Dr. Mary Manz Simon, ALOA Board of Directors
“I’m too young to look so old.”
Has that thought crossed your mind? As the pandemic drags on, some of us have discovered the mirror doesn’t lie. One poll discovered that women feel they aged four years in a single pandemic year.
Another study found the nation’s blood pressure has increased. Signs of pandemic-accelerated aging aren’t imagined. Scientists agree: the pandemic is aging us at a faster-than-normal pace.
Before-and-after pandemic photos confirm this fact. “Stress aging” of the past two years can trigger an unwelcome chain of events which has a cumulative effect on how we feel, look and behave.
A flurry of anti-aging solutions offers the usual suggestions. Exercise. Eat smart. Improve and extend your sleep. Practice stress-reducing activities including meditation, yoga and spiritual discipline to meld body and mind. And now, sport enthusiasts would add, “read the headlines to be encouraged.”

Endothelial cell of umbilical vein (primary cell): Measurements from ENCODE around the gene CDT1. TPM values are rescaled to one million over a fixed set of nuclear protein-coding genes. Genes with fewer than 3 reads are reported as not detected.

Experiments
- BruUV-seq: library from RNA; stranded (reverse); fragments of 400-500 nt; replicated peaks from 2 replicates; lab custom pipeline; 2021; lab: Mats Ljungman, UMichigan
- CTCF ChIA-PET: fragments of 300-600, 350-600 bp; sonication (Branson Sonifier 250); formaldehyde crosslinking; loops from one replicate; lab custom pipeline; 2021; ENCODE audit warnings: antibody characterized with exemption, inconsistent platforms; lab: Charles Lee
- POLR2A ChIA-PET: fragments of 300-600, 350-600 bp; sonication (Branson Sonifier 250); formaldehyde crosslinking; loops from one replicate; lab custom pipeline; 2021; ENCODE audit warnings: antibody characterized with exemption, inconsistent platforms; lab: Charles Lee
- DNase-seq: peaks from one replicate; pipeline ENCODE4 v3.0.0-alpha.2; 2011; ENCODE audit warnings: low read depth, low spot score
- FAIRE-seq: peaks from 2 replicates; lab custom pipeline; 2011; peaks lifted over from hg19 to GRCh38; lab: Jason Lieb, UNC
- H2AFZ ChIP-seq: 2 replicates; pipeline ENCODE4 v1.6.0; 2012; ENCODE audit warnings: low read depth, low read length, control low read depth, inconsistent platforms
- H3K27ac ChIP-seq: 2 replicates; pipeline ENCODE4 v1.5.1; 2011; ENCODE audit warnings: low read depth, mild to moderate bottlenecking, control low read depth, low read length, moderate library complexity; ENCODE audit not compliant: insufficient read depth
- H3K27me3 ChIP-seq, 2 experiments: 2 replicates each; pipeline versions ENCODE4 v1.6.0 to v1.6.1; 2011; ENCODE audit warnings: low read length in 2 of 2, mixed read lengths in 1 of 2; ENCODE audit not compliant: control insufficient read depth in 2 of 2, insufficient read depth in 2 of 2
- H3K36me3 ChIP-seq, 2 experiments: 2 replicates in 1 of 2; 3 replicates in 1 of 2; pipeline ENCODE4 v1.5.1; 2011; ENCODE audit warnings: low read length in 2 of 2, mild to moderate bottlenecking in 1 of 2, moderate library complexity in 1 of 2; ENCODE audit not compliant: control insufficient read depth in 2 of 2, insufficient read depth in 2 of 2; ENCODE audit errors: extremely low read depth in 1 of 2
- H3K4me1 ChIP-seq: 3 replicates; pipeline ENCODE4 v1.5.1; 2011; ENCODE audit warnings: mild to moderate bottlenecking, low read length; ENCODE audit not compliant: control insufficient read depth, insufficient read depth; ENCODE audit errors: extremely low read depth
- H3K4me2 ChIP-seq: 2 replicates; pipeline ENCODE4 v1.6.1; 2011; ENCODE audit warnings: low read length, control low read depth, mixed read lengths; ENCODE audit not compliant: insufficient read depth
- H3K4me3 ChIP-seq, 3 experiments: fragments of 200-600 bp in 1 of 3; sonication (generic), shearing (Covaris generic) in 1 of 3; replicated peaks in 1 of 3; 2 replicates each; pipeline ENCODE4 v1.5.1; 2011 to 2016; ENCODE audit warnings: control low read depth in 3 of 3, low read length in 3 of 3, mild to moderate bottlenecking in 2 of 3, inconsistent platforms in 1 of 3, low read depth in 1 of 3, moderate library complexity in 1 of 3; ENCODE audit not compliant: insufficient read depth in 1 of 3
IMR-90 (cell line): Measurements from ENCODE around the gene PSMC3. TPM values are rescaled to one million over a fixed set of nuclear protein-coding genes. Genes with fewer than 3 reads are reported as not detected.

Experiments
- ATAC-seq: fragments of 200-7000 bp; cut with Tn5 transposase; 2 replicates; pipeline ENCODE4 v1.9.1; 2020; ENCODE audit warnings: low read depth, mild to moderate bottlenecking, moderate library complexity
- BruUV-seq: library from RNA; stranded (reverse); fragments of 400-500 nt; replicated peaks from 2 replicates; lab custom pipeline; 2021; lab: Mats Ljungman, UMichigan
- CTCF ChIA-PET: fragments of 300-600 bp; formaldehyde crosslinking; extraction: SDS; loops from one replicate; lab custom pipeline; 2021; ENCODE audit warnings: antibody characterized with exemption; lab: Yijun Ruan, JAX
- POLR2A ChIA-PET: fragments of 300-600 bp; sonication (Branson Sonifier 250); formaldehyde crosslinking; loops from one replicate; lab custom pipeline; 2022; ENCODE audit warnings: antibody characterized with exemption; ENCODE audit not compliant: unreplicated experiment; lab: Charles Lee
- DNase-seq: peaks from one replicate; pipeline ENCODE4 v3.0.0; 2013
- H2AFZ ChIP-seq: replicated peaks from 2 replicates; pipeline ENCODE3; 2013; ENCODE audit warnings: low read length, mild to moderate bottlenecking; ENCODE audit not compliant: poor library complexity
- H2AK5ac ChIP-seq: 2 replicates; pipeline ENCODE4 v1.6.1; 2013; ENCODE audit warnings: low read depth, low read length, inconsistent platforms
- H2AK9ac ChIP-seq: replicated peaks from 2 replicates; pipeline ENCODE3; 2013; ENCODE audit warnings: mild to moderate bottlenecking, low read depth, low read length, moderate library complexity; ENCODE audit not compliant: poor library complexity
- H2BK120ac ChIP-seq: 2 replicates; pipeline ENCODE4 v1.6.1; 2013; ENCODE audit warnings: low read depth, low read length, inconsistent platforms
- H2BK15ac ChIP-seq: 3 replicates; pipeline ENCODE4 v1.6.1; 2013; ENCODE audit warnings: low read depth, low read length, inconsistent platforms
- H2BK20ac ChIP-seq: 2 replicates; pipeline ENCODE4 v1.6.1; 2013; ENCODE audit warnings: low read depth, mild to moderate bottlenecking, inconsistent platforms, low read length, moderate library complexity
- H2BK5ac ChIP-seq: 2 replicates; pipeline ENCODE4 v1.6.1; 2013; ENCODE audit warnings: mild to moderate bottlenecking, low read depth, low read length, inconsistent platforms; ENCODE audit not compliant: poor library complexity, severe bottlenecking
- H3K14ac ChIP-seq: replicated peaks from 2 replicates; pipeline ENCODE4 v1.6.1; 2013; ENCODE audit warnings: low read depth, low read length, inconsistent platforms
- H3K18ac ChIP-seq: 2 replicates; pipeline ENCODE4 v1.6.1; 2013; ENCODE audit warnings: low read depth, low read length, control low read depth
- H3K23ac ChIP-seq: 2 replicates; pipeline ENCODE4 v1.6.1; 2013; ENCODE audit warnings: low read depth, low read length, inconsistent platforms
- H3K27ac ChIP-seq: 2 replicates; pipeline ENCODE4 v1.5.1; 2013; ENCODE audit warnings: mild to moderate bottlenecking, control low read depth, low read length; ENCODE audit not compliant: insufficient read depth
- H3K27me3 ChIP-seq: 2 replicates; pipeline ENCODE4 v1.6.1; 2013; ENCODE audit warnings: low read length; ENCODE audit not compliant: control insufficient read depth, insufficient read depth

Three “Golden Agers” have been praised as inspirational human beings “not being slowed by age.” Tom Brady, Lindsey Jacobellis and Nick Baumgartner deserve the accolades. Forty-four-year-old Brady briefly retired after 22 years of NFL football. Thirty-six-year-old Jacobellis became the oldest American woman to win an Olympic medal. At age 40, Baumgartner, her snowboard cross partner, was the oldest American athlete at the Beijing Games.
Uplifted? Invigorated? Motivated?
Although I respect, appreciate, and enthusiastically applaud the stellar performances of world class athletes, I’m more inspired by some true old timers.
- Noah, who at the age of 600, grabbed a hammer to build an ark longer than any of Brady’s football fields.
- Or Joshua, who at 101 years of age modeled leadership as the walls of Jericho tumbled before him. He didn’t wait for someone else to step forward.
- Or Anna, a night owl who was “very old”, her work ethnic continued even as she led a somewhat eccentric life.
Age doesn’t define impact when God leads the way.